Only in Alaska: The tallest mountain in the world

Can you name the tallest mountain in the world? Did Mt. Everest just pop into your head? If so, you’re close – but not totally correct.

Mt. Everest, at 29,029ft, is the highest mountain in the world. But Everest’s base is way up on the Tibetan Plateau at 17,000 feet. So although this mountain reaches an elevation higher than any other on the planet, its base-to-summit height is actually closer to 12,000 feet.

If we measure from base to summit, Alaska’s Mt. McKinley (known locally by its native name Denali, or “the high one”), is the tallest mountain in the world. (Caveat: the folks in Hawaii might take issue with this, as Mauna Kea stretches over six miles, though only 13,796 feet of those are above water.)

But Denali’s base sits near 2,000 feet, giving this mountain a rise of 18,000 feet. In fact, Denali has an entire wall that stretches longer than many mountains at 13,652 feet. Wickersham Wall, as its called, is one continuous drop – and yes, people have skied it. Crazy people. Another fun fact about Denali is that it actually has two summits. The South Summit is the taller of the two, and naturally the one most climbed. The North Summit is no shorty at 19,470 feet, but is often ignored by those collecting peaks. When it comes to conquering mountains, elevation definitely matters.When it comes to seeing the tallest mountain in the world, North Americans are in luck. The peak can be viewed from afar in Anchorage, Alaska, the biggest city in the state. The best accessible views, however, are out of Talkeetna, a small town about a two-hour drive from Anchorage. This tiny town also serves as the base for the climbers who come to make summit attempts on Denali, so you can chat up those folks with crazy sunglasses tan lines about their experiences.

Coming up next: flight-seeing Mt. McKinley.

Only in Alaska: Celebrating solstice

Before I moved to Alaska, I assumed that solstice celebrations were for druids and/or hippies, and imagined long-haired folks with crowns of leaves preforming incantations and ceremonies on both the longest and shortest days of the year. While there are no doubt spiritual observances of the elliptical path of the sun going on in Alaska, up here you’re just as likely to have a grocery store clerk wish you a “happy solstice.” Daylight here is more than passive background lighting; it dictates our moods, energy, and productivity, to say the least. Even travelers here for less than a week find themselves affected, if only because they can’t sleep at night for all the sunshine.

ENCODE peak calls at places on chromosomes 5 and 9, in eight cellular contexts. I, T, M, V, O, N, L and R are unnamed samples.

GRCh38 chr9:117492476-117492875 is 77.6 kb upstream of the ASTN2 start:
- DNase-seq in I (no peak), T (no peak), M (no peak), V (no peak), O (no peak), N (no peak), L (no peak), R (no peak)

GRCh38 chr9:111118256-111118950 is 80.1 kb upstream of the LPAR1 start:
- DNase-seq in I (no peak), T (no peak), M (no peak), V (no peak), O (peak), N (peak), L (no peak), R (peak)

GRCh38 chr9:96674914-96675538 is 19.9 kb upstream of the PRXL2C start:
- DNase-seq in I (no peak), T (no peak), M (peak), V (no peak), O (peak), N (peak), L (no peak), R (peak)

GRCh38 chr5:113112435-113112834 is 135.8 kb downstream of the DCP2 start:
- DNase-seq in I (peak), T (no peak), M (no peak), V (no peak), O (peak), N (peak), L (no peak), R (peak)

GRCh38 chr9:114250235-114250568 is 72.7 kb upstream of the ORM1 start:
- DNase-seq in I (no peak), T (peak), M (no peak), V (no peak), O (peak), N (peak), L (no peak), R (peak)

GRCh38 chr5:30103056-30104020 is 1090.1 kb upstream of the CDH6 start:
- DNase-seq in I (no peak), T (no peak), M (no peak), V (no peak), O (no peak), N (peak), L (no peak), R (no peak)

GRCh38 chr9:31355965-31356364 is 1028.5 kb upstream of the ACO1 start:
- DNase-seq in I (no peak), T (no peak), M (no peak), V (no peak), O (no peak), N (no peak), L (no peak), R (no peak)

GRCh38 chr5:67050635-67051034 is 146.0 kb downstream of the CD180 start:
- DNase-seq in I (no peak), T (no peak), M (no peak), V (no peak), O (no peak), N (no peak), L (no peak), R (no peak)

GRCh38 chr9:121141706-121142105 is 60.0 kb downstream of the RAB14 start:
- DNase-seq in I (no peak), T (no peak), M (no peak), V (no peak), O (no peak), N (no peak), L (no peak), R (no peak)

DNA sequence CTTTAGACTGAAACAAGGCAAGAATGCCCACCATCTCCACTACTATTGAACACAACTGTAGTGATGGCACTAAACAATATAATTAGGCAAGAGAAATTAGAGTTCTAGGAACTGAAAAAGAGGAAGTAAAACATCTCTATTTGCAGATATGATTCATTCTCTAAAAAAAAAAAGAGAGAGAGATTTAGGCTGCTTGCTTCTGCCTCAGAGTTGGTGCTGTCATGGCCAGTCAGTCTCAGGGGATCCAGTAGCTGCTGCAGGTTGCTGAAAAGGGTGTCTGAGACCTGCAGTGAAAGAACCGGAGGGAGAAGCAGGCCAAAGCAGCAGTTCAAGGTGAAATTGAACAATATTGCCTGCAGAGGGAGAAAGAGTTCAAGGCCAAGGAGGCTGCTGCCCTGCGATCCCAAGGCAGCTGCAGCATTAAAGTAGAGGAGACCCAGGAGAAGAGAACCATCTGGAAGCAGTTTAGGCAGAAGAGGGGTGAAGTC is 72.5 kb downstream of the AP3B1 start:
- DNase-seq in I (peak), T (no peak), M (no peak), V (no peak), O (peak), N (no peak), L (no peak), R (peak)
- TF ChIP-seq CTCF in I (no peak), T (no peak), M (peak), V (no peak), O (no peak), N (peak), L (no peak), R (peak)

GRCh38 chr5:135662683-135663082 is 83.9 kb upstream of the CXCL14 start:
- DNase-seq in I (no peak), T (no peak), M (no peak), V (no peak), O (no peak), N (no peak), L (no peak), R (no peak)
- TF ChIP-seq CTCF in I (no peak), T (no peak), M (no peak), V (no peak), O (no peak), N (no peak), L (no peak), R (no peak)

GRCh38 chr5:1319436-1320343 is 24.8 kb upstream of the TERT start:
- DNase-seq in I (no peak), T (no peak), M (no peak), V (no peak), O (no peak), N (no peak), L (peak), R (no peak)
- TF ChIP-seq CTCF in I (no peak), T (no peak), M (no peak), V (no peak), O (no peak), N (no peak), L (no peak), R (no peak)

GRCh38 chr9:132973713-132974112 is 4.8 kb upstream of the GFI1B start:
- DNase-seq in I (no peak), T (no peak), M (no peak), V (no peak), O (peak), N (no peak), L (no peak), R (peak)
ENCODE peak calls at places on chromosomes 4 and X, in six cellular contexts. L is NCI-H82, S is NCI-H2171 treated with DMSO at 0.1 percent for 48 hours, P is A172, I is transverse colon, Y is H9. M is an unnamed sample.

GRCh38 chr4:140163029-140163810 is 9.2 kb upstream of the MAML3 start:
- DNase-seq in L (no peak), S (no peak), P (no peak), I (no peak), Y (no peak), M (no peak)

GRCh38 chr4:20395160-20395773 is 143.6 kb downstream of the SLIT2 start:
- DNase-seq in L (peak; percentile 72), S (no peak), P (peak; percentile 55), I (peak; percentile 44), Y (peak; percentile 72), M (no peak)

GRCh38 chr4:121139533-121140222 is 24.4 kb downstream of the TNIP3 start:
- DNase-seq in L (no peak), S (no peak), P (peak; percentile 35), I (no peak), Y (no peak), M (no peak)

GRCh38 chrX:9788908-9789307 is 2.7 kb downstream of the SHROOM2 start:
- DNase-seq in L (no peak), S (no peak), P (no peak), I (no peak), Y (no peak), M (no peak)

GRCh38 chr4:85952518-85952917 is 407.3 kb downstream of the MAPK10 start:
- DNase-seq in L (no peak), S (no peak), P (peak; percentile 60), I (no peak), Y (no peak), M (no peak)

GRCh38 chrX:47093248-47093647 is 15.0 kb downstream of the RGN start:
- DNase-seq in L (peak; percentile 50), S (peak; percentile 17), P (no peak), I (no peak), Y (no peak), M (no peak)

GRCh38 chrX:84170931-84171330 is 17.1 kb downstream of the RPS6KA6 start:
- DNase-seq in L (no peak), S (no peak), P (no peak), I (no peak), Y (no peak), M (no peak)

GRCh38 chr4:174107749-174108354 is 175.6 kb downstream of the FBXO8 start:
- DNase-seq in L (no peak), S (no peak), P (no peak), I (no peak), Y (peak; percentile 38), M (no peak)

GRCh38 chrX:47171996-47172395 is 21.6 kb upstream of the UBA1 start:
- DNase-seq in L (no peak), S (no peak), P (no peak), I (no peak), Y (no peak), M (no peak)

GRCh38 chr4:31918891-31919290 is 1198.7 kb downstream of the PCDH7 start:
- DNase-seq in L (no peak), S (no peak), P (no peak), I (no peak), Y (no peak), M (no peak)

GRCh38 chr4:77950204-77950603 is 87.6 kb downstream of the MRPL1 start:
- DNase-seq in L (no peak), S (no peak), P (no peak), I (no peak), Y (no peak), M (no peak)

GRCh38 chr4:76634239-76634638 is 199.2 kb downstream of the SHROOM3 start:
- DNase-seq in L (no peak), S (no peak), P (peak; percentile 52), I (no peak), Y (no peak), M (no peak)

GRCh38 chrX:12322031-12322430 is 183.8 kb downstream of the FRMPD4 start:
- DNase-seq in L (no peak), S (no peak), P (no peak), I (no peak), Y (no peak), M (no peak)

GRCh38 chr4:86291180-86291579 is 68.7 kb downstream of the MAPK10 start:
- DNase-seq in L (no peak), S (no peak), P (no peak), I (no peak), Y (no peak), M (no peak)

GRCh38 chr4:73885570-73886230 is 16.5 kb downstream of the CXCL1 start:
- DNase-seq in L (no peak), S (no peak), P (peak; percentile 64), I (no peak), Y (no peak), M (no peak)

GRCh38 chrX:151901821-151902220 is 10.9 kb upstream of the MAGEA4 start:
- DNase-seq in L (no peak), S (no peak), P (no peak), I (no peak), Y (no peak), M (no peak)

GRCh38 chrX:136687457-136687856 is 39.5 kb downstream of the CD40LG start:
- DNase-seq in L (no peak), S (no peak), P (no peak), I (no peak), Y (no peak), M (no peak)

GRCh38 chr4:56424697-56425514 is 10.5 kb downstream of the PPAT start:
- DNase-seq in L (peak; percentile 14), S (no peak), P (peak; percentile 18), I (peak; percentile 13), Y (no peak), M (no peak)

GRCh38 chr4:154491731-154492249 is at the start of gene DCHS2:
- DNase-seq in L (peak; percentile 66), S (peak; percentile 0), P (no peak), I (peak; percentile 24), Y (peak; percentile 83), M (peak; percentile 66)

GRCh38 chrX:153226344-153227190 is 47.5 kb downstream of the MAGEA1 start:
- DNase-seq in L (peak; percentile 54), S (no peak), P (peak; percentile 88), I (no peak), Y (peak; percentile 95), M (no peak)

With nearly 24 hours of daylight in the summer, and nearly 24 hours of darkness in the winter, many Alaskans intently observe solstices. In summer, the day is both a celebration of all that fabulous daylight (better than any serotonin-enhancing drug, I assure you) and a bit of mourning for the fact that the day also marks the beginning of the sun’s retreat. In winter, we wholeheartedly celebrate the days getting longer, even though we won’t see normal daylight hours for months after either holiday.

A common way to ring in the longest day of the year is to climb a mountain and watch the sun circle the horizon rather than dip below it. If you’re looking for something more formal, plenty of organized, non-Druid celebrations are held across the state for summer solstice; following are a few ways you can honor the longest day of the year.

Moose Pass Solstice Festival: Only 25 miles from my home, the Moose Pass festival is where I’ll be shaking my booty when the sun finally sets at 11:45 p.m. (and quite possibly when it rises again a few short hours later). A tiny little celebration, the Moose Pass festival showcases local artists, and rain or shine, there’s sure to be some local bluegrass band playing next to a small beer garden.